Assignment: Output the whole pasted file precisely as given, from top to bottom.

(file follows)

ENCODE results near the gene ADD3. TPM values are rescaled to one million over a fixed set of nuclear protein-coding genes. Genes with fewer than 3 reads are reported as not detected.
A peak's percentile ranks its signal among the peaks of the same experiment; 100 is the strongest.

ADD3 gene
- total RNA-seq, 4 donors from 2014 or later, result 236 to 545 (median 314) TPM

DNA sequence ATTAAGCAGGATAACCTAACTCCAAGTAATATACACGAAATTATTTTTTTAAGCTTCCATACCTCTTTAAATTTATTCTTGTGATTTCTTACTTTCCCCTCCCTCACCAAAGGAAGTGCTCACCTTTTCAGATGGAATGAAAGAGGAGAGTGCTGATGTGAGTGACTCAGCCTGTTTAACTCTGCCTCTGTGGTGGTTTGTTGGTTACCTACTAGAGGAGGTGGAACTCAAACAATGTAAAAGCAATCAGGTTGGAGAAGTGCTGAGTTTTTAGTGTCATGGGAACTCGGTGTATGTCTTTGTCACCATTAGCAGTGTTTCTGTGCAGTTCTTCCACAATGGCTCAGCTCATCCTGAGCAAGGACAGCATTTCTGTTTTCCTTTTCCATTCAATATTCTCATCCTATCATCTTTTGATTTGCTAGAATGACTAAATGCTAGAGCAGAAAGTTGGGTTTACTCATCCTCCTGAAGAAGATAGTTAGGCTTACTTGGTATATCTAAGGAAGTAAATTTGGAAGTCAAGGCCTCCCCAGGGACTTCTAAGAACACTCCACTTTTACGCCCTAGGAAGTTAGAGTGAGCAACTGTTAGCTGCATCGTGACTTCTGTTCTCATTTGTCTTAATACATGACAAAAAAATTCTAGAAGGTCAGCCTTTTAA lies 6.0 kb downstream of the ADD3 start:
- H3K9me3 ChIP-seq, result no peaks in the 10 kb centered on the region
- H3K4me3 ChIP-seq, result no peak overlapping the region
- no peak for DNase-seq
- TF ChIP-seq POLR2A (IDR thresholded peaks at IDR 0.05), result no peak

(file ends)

ENCODE results near the gene ADD3. TPM values are rescaled to one million over a fixed set of nuclear protein-coding genes. Genes with fewer than 3 reads are reported as not detected.
A peak's percentile ranks its signal among the peaks of the same experiment; 100 is the strongest.

ADD3 gene
- total RNA-seq, 4 donors from 2014 or later, result 236 to 545 (median 314) TPM

DNA sequence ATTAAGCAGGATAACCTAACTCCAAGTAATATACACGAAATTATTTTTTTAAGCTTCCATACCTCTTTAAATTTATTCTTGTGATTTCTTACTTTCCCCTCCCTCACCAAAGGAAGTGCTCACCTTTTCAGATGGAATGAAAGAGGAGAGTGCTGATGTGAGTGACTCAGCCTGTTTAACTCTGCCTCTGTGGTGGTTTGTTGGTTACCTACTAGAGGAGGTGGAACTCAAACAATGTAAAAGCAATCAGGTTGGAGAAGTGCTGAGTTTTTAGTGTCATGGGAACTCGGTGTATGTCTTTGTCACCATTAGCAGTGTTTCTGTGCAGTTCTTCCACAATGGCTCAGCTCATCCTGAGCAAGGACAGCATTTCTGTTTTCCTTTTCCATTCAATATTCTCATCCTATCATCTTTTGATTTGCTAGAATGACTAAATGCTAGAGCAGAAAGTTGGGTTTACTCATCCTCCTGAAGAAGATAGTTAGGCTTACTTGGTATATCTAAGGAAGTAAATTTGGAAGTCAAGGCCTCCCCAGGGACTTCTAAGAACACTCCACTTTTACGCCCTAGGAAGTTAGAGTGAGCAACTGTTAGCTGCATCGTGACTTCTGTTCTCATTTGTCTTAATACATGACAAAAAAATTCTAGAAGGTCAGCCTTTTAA lies 6.0 kb downstream of the ADD3 start:
- H3K9me3 ChIP-seq, result no peaks in the 10 kb centered on the region
- H3K4me3 ChIP-seq, result no peak overlapping the region
- no peak for DNase-seq
- TF ChIP-seq POLR2A (IDR thresholded peaks at IDR 0.05), result no peak